In 1987, Todd Hamilton began his professional golf journey, but he faced challenges that led him to the Japan Golf Tour rather than the coveted PGA Tour. It wasn't until 2003, after numerous attempts, that Hamilton secured his first PGA card, making the prospect of a major victory seem improbable. Entering the PGA TOUR arena at the age of 38 and having participated in only three Opens (in 1992, 1996, and 2003) with two missed cuts, Hamilton faced an uphill battle in the 2004 championship. Nevertheless, in a surprising turn of events at Royal Troon, Hamilton clinched a remarkable victory in a four-hole playoff against the legendary Ernie Els.

Royal Troon, 18th green - image from Andy Newmarch

Despite the odds, Hamilton shone with consecutive 67s on Friday and Saturday, ascending to the top of the leaderboard at -8, amidst notable contenders like Tiger Woods, Phil Mickelson, and Els. The tournament witnessed dramatic swings in momentum, with Hamilton leading by two strokes with two holes to play, only to bogey the final hole. This set the stage for a tense playoff against Els, who had a chance to win on the final hole but fell short with a missed putt. The playoff unfolded, and a critical bogey on the third hole ultimately made Hamilton the undisputed Champion Golfer of the Year for 2004 at long, long odds.


2. Ben Curtis - Royal St. George’s (2003)

Let’s begin this one by pointing out why Ben Curtis' 2003 Royal St George's victory was a golfing masterclass. The American entered the tournament with staggering 300/1 odds to win, a testament to his underdog status and was ranked as low as 396th in the world heading into the Major. Curtis defied the odds and positioned himself as a contender, trailing Thomas Bjorn by two shots going into the final round. Despite a compelling run of six birdies in the first 11 holes, Curtis seemed to have shot himself in the foot with four untimely bogeys on 12, 14, 15, and 17.


As the tournament unfolded on Sunday, Denmark's Thomas Bjorn held a one-shot lead, with formidable names like Davis Love III, Vijay Singh, Tiger Woods, and Sergio Garcia (who entered with 6/1 odds for a Top-10 finish) all within striking distance, trailing by just two shots. Bjorn appeared poised for victory, maintaining a three-shot lead with four holes to play. However, a critical error on the 15th hole, coupled with finding the bunker on 16 and taking three shots to escape, proved costly. Another bogey on 17 followed, and in a stunning turn of events, Ben Curtis emerged as a major champion in his very first attempt.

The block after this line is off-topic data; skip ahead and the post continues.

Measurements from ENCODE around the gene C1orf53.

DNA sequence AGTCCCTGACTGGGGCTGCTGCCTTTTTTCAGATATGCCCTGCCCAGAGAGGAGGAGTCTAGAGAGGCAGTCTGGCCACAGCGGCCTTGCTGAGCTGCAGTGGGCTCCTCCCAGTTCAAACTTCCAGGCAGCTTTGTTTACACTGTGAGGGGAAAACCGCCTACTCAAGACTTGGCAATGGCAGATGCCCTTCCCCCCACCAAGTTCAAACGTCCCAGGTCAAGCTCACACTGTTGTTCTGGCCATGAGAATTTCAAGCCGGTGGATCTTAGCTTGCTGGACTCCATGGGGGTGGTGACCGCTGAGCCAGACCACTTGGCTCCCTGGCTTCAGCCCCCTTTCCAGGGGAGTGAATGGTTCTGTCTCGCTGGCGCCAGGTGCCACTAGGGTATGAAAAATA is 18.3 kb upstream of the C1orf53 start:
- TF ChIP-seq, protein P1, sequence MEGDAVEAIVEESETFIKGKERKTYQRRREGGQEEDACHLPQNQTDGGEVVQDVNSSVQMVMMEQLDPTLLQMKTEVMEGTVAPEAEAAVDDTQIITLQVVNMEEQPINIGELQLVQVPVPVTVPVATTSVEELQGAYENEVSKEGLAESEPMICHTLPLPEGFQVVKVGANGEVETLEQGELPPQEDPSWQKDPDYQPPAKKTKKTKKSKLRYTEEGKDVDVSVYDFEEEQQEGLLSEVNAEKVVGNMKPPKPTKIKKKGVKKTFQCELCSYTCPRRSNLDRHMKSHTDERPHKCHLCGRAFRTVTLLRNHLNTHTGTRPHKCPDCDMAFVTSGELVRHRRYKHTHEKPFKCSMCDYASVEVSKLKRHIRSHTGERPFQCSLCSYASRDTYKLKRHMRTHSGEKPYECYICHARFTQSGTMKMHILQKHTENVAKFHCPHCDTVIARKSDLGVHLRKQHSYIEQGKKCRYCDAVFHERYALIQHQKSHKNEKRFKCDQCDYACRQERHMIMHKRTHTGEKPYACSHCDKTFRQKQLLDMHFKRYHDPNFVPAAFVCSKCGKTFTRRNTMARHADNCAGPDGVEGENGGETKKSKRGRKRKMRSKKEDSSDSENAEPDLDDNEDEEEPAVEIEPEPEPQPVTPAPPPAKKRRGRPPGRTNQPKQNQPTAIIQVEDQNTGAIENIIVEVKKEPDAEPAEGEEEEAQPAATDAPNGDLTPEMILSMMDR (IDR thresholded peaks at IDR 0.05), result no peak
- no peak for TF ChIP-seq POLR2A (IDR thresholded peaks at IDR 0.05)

1. Paul Lawrie - Carnoustie (1999)

There is no speaking of golfing upsets without mentioning Scottish golfing icon Paul Stewart Lawrie OBE. The 1999 Open Championship etched its place in golfing history with one of the most unforgettable endings witnessed at a major tournament. While the spotlight initially focused on the dramatic collapse of little-known Frenchman Jean van de Velde on the 18th hole that Sunday, it was the unassuming world No. 159, Paul Lawrie, who orchestrated a stunning comeback from 10 shots behind to secure the coveted title in a riveting play-off.

Entering the tournament at huge odds, Lawrie's modest goal was likely to merely make the weekend, a feat he had not accomplished in four years. Despite starting Sunday at 10-over-par and trailing the leader by 10 shots, the man from Aberdeen wasn't even in the top 10 as the final round commenced. However, Lawrie's fortunes changed dramatically with a remarkable final-round score of 67. Meanwhile, Jean van de Velde's shocking triple-bogey on the 72nd hole ramped up the action, resulting in a three-way play-off that included Justin Leonard. In an almost unbelievable climax, Lawrie secured the title with a decisive birdie on the final play-off hole. Despite his initial lack of prominence and the overshadowing drama of van de Velde's misfortune, Lawrie emerged as the unexpected hero of a tournament that will forever be remembered for its intensity and the unforeseen twists that make us love this game.

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About Andy Newmarch

Being one of the original owners of the ‘Top 100 Golf Courses’ website enabled Andy to travel far and wide playing and rating courses, with the numbers somewhere around 1200 courses in 40 countries. Although now away from the day-to-day grind of course ranking, having a keen eye on course developments is still high on the agenda. Currently hanging on to a handicap index of 9.9 he is probably as competitive on the course than ever but more often than not will compliment this by relaxing at the 19th hole to make up for the hard work!